There are few things more important for a government to deliver its people then swift and impartial justice. Unfortunately, the provincial government continues to fail in providing this crucial service to the people of Labrador, with no clear solution or relief for the current overloaded system.
Until recently, there were three Crown attorneys in Happy Valley-Goose Bay, when there are usually five. Worse yet, all three will have vacated their positions within the next six months, with the senior Crown attorney already having transferred, and the remaining two having given their notice.
The justice system in Labrador is already facing a serious resource deficit, and these vacancies will result in an ever-increasing, massive backlog of an already huge caseload.
Without proper representation, cases in the region will continue to be delayed from seeing trial. Some of these cases involve truly grave crimes, such as sexual assault. While the government struggles to fill these vacancies the victims are given no peace, and no sense of justice being served.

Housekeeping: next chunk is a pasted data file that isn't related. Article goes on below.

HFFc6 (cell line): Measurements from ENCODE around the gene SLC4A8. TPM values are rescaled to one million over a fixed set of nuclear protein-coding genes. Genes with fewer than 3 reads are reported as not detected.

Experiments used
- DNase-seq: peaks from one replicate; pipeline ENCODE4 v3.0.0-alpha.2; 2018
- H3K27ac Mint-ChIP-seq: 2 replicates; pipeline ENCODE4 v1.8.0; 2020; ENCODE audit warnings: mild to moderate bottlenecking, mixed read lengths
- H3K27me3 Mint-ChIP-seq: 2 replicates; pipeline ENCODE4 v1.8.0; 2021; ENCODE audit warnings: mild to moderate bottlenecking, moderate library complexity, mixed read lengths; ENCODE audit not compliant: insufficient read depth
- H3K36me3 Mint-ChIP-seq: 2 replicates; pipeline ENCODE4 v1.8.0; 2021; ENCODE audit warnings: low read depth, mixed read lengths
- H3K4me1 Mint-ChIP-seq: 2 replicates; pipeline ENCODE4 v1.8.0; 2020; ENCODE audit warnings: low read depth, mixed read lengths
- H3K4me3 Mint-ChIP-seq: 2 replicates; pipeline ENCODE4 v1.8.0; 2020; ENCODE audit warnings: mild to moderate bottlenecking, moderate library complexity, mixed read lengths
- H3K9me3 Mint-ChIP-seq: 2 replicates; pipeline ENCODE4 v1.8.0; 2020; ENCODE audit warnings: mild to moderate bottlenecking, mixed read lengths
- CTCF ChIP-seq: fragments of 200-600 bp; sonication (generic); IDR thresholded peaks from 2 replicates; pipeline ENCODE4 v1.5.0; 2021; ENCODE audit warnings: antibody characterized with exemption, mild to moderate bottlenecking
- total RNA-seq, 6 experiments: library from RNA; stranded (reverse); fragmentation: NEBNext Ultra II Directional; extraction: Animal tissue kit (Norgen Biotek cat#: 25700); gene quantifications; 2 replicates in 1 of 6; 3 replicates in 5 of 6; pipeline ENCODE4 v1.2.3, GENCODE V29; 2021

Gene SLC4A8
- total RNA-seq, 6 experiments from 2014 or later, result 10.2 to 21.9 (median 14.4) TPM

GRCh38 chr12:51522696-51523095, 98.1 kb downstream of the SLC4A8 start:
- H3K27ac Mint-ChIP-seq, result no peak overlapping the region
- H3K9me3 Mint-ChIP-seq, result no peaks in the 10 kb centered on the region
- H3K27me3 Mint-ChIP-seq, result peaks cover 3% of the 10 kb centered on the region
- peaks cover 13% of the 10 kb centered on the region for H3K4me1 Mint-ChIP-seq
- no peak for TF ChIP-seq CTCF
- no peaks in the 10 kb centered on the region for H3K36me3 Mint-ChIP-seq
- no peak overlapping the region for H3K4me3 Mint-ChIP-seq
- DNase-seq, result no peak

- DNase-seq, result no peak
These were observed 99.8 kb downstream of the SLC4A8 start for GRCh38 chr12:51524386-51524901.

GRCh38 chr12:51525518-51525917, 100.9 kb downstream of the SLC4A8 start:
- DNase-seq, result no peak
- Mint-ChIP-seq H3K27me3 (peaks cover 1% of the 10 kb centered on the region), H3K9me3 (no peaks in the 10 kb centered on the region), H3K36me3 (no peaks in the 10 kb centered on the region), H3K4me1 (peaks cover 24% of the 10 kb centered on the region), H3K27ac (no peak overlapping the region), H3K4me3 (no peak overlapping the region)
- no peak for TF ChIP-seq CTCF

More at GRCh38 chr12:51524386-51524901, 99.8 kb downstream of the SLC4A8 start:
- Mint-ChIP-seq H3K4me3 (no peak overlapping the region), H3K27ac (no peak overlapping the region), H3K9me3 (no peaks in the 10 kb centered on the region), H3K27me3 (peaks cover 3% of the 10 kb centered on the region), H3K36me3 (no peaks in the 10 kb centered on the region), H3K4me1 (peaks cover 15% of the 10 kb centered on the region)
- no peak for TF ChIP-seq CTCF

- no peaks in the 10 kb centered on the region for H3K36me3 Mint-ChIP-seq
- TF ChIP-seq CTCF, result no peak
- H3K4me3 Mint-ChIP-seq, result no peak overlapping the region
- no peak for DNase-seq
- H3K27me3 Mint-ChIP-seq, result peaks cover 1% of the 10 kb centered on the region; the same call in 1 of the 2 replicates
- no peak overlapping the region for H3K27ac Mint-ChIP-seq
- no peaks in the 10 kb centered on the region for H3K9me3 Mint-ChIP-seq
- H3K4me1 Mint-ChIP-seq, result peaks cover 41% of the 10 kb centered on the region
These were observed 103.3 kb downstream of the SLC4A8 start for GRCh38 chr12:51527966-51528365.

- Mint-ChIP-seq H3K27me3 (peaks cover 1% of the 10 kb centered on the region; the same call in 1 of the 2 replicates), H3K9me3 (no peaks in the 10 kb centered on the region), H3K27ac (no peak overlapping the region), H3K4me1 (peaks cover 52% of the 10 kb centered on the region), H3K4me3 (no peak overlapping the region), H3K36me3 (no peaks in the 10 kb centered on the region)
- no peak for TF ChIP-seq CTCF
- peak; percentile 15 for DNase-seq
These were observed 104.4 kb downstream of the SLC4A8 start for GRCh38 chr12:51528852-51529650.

Labrador is used to being an afterthought in this government’s decision making; this was evident in the lack of announcements for Labrador in the recent provincial budget.
While the government committed five new RCMP officers for all of Labrador, they did not dedicate any funding to help with the backlog of cases and heavy workload for justice officials.
Instead, the Attorney General has repeatedly indicated that he is happy with how the justice system in Labrador is working. This is a true affront to the victims of crime who are far from happy.
Even officials within the system are going public with just how dismal the situation is; in some cases calling it a crisis.
The government has a moral obligation to victims of crime to offer them swift and fair justice, regardless of geography or bureaucratic bungling. Instead, this government continues to deny Labradorians even that.
— Randy Edmunds is the Liberal MHA for the district of Torngat Mountains